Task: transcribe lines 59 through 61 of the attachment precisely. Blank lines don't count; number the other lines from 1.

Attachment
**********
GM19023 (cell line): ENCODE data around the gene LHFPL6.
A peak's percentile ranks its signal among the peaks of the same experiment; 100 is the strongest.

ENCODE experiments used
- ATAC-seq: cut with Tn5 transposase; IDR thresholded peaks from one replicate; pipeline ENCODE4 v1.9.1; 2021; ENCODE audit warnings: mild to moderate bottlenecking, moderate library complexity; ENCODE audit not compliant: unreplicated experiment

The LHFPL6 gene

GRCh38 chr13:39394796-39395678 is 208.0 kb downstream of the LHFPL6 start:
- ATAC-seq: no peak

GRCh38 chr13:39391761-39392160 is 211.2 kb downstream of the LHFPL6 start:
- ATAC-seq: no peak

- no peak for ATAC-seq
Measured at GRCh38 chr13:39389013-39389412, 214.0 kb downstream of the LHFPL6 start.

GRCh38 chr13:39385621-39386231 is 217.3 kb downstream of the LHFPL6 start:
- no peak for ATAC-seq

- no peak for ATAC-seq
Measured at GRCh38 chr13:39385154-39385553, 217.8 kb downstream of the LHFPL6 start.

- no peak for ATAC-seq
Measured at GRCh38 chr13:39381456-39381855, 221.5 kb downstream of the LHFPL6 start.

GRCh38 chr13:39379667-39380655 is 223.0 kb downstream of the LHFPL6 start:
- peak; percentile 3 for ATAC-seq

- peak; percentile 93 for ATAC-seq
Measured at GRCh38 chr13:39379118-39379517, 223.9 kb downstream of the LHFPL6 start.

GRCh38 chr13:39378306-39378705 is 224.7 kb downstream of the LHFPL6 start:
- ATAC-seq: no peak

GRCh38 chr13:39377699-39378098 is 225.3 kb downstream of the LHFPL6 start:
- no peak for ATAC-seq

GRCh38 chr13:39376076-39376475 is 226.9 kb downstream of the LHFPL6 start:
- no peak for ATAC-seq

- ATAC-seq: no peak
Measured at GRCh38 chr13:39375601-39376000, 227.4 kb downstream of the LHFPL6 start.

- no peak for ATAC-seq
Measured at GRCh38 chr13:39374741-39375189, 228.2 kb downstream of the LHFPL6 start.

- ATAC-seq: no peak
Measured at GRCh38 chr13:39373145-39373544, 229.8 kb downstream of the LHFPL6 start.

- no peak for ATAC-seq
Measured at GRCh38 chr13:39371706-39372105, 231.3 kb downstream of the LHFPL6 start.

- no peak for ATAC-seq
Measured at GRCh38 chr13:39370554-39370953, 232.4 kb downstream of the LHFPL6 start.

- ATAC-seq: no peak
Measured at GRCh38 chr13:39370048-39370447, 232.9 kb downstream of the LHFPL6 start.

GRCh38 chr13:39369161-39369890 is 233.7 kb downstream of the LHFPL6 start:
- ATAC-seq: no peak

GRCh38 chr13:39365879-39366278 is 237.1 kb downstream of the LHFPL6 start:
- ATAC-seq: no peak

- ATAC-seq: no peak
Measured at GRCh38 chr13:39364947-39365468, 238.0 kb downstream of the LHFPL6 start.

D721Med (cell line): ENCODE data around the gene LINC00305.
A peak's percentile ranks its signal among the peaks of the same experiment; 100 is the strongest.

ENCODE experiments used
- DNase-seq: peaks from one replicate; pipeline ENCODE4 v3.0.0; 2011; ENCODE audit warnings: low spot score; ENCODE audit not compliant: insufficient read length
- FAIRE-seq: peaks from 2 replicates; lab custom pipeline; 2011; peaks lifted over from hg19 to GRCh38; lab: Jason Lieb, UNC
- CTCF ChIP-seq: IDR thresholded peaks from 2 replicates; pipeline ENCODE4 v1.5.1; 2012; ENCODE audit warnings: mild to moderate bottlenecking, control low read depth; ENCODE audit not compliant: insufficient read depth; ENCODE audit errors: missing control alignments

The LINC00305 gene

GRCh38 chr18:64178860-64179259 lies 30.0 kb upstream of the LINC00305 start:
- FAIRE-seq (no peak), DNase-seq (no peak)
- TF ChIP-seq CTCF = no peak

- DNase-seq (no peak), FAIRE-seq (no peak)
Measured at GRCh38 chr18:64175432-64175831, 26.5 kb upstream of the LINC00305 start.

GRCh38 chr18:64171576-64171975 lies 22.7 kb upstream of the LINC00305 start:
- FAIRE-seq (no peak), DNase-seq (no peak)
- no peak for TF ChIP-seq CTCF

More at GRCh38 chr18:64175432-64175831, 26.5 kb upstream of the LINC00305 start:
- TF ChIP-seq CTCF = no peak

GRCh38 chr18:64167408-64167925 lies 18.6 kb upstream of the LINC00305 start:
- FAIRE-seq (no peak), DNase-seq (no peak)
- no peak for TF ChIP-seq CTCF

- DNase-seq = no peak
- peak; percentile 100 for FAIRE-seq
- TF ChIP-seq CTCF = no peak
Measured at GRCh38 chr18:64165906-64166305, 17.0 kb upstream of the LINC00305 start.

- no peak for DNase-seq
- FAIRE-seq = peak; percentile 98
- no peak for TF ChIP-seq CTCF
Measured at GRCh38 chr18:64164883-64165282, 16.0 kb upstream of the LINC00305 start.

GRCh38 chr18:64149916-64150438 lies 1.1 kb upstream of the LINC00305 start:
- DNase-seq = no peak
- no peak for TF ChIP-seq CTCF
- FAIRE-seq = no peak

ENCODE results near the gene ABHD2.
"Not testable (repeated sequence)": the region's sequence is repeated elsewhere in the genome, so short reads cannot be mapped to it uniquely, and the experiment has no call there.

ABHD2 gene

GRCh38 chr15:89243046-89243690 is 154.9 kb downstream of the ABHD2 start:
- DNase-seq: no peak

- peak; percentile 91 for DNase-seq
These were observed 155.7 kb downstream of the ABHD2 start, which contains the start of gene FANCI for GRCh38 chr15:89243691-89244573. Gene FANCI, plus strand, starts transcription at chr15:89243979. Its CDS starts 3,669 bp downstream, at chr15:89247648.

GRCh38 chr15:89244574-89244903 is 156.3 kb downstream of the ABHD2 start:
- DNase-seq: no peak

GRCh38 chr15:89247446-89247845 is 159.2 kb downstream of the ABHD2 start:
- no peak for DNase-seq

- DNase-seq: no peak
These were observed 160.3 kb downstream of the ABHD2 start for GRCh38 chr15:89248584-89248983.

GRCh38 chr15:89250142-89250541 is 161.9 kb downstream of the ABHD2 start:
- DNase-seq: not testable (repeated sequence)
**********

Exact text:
- FAIRE-seq (no peak), DNase-seq (no peak)
- no peak for TF ChIP-seq CTCF

More at GRCh38 chr18:64175432-64175831, 26.5 kb upstream of the LINC00305 start: